So, I’ve got a question for you: Did you set any New Year’s Resolutions last New Year’s? Most everyone’s got one (or three), and most of those people have the best intentions of following through with those goals. How are yours coming along? If you’re not quite on pace (or you’ve forgotten about them entirely), you may be able to relate to a shocking stat I learned the other day –
Roughly 15–20% of all New Year’s resolutions are realized each year in North America.
(Thank you to Global Empowerment Coaching for that little bit of insight.)
15-20%??? How disturbing is that? Can you imagine if your division only produced 20% of the projected widget volume this year? If you hit 20% of your sales quota? I can tell you what next year’s resolution would be: “Find a job”. Which begs the question, why is it that we are able to make sacrifices, sometimes even work jobs we despise, to fulfill our work requirements and yet seem willing to give up on goals and aspirations in our personal lives? In other words:
Why are we willing to work so hard for someone else, and yet not for ourselves?
In his “small but mighty” text, The Dip, author Seth Godin lends insight as to why we can be so quick to give up on some goals, while sticking with some things we loath long past the logical quitting point. Godin has an extremely valid theory, not surprisingly named “The Dip.”
And it goes. a little. something. like this…
Think of the last time you set a goal, started a new venture or new relationship. Think back to the excitement, the enthusiasm. Nothing you did felt like work, because it was all so new and fresh. And then, regardless of whether it happened gradually or overnight, you reached a point at which the new endeavor no longer felt so new. In fact, it felt like a lot of work. Congratulations, you just hit “The Dip”. The Dip is that critical turning point when the joys of starting have faded and yet the proverbial “light at the end of the tunnel” is still out of reach. What do you do? Do you bail, find a new venture? Do you stick with it; “tough it out”? Your high school gym teacher would have told you to “Suck it up! Winners never quit!” Seth Godin humbly disagrees.
The Big Idea
Winners Quit More Often than Losers Do
No matter what your gym teacher told you, quitting is often the very best option available to you. Imagine if you’d never quit your first job? Where would you be now?
What if you’re 5’9”, like me, and never quit trying to play professional basketball? How much time, energy and resources would you continue to waste trying to pursue a goal that is likely unattainable?
“Winners never quit” is terrible advice. Instead, “winners never quit with a short term focus”. Winners definitely quit from dead end paths; when “big picture planning” helps them realize that the end payoff doesn’t outweigh the work required to cross the dip. Winners quit losing propositions in order to focus all resources on winning ones. In one of his more vivid analogies, Godin compares an unfocused person to a woodpecker:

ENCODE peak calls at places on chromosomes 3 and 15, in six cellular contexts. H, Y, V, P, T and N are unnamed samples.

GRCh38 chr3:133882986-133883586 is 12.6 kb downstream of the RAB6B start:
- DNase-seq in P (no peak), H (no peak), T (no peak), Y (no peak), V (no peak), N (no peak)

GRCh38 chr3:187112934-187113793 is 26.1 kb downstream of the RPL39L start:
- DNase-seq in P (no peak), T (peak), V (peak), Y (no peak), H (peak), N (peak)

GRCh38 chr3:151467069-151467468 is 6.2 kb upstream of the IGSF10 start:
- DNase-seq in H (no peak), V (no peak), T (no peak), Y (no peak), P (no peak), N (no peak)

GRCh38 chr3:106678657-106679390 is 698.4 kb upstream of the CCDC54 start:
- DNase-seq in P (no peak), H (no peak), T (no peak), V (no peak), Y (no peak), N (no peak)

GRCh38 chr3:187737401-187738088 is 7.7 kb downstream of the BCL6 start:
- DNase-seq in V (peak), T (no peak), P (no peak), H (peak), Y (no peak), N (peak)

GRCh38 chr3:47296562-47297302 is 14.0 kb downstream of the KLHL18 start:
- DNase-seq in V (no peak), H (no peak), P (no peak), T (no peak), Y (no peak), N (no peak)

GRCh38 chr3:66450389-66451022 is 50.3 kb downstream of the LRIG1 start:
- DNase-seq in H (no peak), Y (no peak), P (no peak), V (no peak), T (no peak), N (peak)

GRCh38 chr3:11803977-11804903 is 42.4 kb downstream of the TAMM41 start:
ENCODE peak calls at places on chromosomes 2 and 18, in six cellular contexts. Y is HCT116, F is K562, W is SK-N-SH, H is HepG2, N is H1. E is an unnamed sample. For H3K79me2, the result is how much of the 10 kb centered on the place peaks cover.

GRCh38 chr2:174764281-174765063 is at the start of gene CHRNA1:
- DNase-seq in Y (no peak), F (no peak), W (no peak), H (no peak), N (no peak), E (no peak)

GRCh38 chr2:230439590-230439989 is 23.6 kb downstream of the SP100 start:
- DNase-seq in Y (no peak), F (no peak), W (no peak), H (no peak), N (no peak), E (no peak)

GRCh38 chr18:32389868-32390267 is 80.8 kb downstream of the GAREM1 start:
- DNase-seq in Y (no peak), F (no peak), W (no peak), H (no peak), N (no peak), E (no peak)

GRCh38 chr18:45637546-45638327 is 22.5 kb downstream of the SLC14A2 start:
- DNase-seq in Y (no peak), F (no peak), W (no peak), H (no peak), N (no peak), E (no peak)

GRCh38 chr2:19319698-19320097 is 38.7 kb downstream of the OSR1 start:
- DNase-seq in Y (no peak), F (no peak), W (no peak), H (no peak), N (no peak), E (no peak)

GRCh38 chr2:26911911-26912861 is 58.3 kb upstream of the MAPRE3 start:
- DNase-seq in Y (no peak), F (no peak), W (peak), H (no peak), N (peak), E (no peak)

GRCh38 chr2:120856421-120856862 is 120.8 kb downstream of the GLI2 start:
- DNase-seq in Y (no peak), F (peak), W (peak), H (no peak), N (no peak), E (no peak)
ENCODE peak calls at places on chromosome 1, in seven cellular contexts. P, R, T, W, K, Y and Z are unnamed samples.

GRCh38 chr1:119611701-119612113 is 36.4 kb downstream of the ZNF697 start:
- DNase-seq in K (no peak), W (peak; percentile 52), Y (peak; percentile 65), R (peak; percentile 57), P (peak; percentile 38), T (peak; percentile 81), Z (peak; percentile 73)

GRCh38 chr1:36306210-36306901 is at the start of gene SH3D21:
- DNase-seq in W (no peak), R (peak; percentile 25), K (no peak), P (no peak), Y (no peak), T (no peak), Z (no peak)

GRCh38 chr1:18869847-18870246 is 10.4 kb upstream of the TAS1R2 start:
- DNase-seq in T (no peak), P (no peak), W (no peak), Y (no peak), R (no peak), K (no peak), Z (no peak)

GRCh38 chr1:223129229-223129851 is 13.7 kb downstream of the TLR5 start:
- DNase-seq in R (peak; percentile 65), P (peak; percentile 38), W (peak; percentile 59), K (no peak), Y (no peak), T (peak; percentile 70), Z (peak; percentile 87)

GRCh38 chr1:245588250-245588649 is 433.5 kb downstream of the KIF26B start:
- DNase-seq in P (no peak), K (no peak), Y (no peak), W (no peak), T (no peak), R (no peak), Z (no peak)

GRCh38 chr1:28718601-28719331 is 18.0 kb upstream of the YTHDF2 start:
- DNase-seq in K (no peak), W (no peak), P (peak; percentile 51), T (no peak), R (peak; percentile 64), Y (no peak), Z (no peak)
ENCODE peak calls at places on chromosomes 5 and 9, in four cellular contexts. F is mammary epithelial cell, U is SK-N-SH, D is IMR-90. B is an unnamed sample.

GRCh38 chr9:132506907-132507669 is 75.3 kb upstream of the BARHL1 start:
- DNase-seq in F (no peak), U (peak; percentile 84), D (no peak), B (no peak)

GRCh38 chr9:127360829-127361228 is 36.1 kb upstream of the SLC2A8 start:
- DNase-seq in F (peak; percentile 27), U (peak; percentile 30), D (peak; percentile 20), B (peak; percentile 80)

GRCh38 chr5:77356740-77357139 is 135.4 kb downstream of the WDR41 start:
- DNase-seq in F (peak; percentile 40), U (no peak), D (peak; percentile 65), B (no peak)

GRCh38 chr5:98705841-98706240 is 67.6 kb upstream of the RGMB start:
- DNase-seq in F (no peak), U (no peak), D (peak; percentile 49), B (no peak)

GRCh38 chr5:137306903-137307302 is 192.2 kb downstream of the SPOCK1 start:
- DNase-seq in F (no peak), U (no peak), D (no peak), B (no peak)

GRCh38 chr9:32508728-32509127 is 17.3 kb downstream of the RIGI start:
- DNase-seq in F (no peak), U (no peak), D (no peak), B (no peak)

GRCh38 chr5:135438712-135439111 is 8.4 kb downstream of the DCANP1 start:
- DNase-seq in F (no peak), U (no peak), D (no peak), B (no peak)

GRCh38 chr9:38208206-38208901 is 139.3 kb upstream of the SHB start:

“A woodpecker can tap twenty times on a thousand trees and get nowhere, but stay busy. Or he can tap twenty-thousand times on one tree and get dinner.”
The Dip, page 29
Moral of the story? Choose your tree carefully, then stick with it. The following two Insights offer some insight into how to do just that.
Think “Big Picture”
To borrow from Stephen Covey, “Start with the end in mind”. What is your world going to look like when this goal/project/initiative is complete? How will it impact your life? What are the long term benefits? Be specific and visualize them; write them down if it helps. The truth of the matter is that most people quit a pursuit in a moment of short term weakness, based on emotional decision making. If your resolution is to hit the gym at 6am, chances are that if you’re going to bail on the goal, it will be at 5:45am. Emotional decision – “I’m tired”.
“Short term pain has more impact on most people than long-term benefits do, which is why it’s so important for you to amplify the long-term benefits of not quitting.”
The Dip, page 53
While this is good advice to help with not quitting, it also works in the reverse as well. As mentioned, sometimes quitting is the best choice; completely necessary to allow you to move to the next level. If you find yourself stagnating in a certain role, procrastinating from quitting when you know you should, perhaps you need to revisit the long term benefits of staying versus moving on.
Build and maintain clearly defined objectives and purpose, and you will find it a lot easier to make a decision based on long term benefit, rather than short term pain.
Or, after seeing it through the lenses of logic, you may choose to quit a particular resolution before you even get started.
Fact: You are going to hit a Dip. With the exception of being showcased on Oprah or fluking into fame and fortune, any path you take (worth pursuing) will have a Dip. Really let that sink in. If you truly acknowledge the fact that you will have challenging times in your venture on the road ahead, will that effect your decision to pursue it? Will you be willing to put in the effort to make it through the Dip? Is the reward on the other side big enough to justify the effort?
“If you can’t make it through the dip, don’t start.”
The Dip, page 32
Use your understanding of “The Dip” to focus your energy and attention on projects you’re actually serious about. Quit everything that you’re not.
Within the seventy-eight pages of The Dip, Seth Godin elaborates on these concepts and many others, making it a great, quick read early in the New Year, or before considering any major new venture. Definitely worth the price of admission.
I look forward to the updates in 357 days.